Talent is Overrated: The Key to Success is Grit
Written by Heather Stewart
Not long ago, I watched a YouTube video featuring a little boy around the age of 4 trying to jump on top of a stool almost as tall as he was. He takes a breath, launches his tiny body through the air—and falls to the floor. He picks himself up and tries again. And again. And again. Each time he fails—and each time he gets back up, gathers himself and leaps as high as he can. Finally, he jumps—and nails it! He screams in triumph and you can feel the pride radiating off of him. It’s a powerful display of determination. That little boy is the epitome of mental toughness, or “grit.”
What makes someone successful? Why are some people able to accomplish great things? What drives a person to push through failure? It could be ability, genetics or intelligence. But maybe it could be something far more accessible.
According to psychologist Angela Duckworth, the single most determinant factor in a person’s success is grit. Not IQ, not natural talent, not even leadership potential. It’s your ability to keep going in the face of challenge. Duckworth defines grit as the “perseverance and passion for long-term goals.” The phrase “long-term” is key. As many successful people will tell you, behind their achievement is hours, months, even years of hard work.
No kidding. We’ve all heard that before. And yet, it really is that easy—and that hard. So, is that the secret? Just work at it? Well, no. At least, not quite.
While the definition sounds simple, in practice the concept of grit is far more complex. Duckworth discusses four areas that make up the umbrella of grit: passion, practice, purpose—and a fourth area we’ll talk about a little later on. The good news is these traits can all be improved upon. We can develop grit, but it does take time and focus.
Grit doesn’t just affect academics or athletics. Duckworth and her colleagues’ research shows that grit is essential to high performers across all fields, be it business, health, sports or education. In their observations, often it was the less talented—but deeply committed person—who delivered exceptional results.
Duckworth explains that mental toughness isn’t developed in the heat of the moment, but in those mundane tasks that fill our lives. It’s the building of a skill, the consistent and meticulous habits we create, the daily routine that keeps us moving forward. Becoming “gritty” requires those small, tedious steps that add up to excellence. It’s a marathon, not a sprint. Being gritty isn’t just important for our careers, but for our everyday lives. It’s what we need to accomplish our goals, both personal and professional.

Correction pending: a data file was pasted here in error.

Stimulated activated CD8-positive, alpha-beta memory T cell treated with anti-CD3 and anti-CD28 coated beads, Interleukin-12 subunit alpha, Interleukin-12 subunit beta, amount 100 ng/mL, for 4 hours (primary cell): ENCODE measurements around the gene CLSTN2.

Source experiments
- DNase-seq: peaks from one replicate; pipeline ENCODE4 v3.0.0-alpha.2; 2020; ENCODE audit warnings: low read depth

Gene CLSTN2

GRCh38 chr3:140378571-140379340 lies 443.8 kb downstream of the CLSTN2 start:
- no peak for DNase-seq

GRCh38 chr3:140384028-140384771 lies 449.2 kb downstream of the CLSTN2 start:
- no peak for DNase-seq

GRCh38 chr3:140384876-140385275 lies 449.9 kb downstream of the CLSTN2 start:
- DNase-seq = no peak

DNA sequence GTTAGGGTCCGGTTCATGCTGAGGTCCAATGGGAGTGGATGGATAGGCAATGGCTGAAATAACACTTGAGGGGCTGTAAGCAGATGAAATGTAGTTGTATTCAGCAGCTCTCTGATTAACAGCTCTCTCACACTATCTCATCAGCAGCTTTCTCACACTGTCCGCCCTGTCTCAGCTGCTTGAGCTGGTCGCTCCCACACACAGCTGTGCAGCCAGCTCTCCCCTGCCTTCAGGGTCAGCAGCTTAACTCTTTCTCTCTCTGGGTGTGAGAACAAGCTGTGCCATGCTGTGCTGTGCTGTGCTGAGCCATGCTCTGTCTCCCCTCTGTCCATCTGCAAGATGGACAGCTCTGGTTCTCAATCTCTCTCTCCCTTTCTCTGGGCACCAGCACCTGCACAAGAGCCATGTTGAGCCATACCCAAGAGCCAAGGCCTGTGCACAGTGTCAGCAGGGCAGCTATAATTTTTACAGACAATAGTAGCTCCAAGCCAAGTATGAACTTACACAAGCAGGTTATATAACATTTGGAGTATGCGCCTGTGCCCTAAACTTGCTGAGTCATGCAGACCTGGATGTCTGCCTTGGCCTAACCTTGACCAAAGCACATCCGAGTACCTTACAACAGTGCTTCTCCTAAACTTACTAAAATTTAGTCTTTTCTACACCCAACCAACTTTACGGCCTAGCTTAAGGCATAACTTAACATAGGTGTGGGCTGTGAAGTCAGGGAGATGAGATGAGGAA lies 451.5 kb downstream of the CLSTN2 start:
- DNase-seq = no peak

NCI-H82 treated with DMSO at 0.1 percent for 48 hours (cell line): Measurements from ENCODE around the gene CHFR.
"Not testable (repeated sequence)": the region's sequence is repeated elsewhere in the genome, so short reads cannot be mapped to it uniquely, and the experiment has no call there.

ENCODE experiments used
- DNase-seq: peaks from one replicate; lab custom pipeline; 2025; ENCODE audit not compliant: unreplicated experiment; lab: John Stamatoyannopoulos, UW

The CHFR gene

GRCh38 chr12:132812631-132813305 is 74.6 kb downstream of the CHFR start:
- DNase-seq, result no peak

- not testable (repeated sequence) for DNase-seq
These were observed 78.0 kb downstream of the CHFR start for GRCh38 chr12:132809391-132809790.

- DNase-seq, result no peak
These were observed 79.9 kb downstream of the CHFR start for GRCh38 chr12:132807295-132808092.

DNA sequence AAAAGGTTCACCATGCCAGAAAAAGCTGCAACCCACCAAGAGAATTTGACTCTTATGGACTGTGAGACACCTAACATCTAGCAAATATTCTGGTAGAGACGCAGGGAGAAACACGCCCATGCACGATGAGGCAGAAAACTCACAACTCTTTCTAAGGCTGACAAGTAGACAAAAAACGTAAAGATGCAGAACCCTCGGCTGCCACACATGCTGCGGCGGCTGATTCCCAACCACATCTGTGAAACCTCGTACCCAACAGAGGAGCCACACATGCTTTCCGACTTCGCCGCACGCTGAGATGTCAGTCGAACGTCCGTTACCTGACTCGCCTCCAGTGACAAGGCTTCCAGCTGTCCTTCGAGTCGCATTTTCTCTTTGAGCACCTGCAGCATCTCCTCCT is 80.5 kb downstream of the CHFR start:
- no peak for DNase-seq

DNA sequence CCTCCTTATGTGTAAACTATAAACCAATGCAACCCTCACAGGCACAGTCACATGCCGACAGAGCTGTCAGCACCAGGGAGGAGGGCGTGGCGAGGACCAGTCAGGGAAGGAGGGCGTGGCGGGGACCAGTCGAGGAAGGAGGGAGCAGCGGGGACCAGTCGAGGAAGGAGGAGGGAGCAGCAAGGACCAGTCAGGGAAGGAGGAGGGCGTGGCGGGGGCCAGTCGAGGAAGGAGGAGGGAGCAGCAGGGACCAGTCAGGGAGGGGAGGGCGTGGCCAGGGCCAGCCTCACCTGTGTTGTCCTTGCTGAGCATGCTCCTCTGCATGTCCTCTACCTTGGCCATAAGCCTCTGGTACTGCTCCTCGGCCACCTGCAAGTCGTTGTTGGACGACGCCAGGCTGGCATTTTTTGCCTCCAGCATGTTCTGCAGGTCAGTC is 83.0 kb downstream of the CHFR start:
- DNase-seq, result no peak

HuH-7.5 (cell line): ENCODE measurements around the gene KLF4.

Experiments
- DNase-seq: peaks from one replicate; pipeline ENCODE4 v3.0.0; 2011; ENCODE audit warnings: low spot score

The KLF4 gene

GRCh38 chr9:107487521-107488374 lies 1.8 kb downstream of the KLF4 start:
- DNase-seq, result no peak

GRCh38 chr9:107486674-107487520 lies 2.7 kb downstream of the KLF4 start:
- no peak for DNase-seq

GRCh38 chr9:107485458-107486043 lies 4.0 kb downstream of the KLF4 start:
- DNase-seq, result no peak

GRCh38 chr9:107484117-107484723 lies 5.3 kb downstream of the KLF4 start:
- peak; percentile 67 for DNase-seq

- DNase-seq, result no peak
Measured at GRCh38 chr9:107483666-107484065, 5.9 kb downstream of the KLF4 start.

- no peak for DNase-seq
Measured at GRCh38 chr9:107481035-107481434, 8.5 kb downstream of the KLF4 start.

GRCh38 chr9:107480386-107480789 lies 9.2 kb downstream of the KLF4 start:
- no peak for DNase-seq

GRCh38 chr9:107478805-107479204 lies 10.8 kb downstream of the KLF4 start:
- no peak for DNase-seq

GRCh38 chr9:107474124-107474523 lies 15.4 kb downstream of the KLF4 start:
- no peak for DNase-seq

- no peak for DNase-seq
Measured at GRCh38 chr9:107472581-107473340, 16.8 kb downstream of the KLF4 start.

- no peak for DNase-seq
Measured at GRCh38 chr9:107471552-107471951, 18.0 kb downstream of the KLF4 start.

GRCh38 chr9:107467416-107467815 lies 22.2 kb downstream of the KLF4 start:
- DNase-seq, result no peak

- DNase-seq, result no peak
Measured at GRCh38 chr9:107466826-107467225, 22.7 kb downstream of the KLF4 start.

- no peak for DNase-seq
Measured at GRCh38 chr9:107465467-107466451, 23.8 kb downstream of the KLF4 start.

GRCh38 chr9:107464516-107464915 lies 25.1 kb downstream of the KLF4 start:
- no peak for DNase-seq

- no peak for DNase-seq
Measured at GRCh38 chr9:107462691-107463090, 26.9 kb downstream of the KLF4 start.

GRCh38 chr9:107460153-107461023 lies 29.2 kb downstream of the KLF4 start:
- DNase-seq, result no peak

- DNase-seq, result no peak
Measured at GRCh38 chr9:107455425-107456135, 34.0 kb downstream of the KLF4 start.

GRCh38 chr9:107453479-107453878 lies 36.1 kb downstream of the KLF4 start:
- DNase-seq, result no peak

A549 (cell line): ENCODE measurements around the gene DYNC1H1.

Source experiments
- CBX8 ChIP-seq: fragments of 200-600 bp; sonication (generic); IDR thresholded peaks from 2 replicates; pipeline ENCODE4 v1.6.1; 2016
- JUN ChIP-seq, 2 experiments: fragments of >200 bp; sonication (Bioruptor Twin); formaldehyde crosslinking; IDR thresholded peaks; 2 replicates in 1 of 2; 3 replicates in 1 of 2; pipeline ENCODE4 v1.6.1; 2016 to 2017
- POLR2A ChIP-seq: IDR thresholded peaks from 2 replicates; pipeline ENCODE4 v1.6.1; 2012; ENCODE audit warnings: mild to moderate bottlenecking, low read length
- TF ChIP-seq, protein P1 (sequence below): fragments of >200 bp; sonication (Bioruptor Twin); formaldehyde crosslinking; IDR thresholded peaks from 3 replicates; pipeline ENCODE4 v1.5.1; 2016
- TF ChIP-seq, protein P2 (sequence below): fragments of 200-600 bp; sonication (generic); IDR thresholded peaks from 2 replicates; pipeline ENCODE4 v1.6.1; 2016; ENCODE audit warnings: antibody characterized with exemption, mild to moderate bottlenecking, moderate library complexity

Passion: If you love what you do, you’ll never work a day in your life.
Find what you love to do. Are you passionate about art or cooking? Do you spend all your free time volunteering? Is there something endearing always in the back of your mind? Start there. Gritty people don’t give up, and they don’t give up because they love what they do. You can’t devote your life to something you feel lukewarm about. Get out there and start trying new things. Take a class or join a group and figure out what excites you. Once you’ve found something, Duckworth recommends finding a mentor or coach to help you take that passion and expand it into skill.
Practice: Practice makes perfect.
Or, rather, deliberate practice makes perfect. It’s intense and demanding, but necessary. In order to better yourself, you have to work on your weaknesses. Ask for advice and for constructive criticism, and really listen to what others may say. We all like to believe we’re fantastic, but gritty people understand there’s always room to improve. Always.
Purpose: Find your calling.
There are plenty of people who are hard working, but what really sets apart gritty people is the connection they find in their work. A study of 16,000 people found that gritty people strive to create a meaningful, other-centered life. Passion is unsustainable long-term without purpose. People with grit understand that their work and passion make a difference to the lives of others. If you change how you view your job, it can make a dramatic difference in your grittiness.
The last area Duckworth focuses on is hope. Yes, hope. Not the cross-my-fingers-and-wish kind of hope, but the kind of internal expectation that things will be better because you decide they will be. It’s based on the effort you make, the actions you take, to make a difference in the world.
Though it sounds a bit lofty, science backs this up. People without hope feel helpless and quit earlier. The hope that gritty people feel is less about emotions and more about motivation. It’s the driving force that lets you keep going in the face of failure—or the face of a three-foot box. Hope is the notion you will overcome the obstacles in front of you, whether they’re physical or psychological.
Author G. K. Nelson famously said: “Successful people are not gifted; they work hard, then succeed on purpose.” This sums up the idea of grit: You can be talented, smart and connected, but none of these things guarantee you will be successful.
Grit isn’t magic. It’s not gifted to a select few. You may stumble upon it in times of adversity. For some, it’s a mindset they develop over years of practice. Or, maybe, it’s an idea inspired by a stubborn little boy who refused to be defeated by a stool and the laws of gravity.
Heather lives in Jacksonville, FL, where she graduated with a degree in Converged Communication. She currently bartends to pay the bills, while looking for a new career in public relations. An avid sports fan, makeup hoarder, and mom of two, she survives on strong coffee and inappropriate humor. On days off you can find her dragging her kids on an adventure around town, checking out a new bar with friends, or simply wandering the aisles of Target.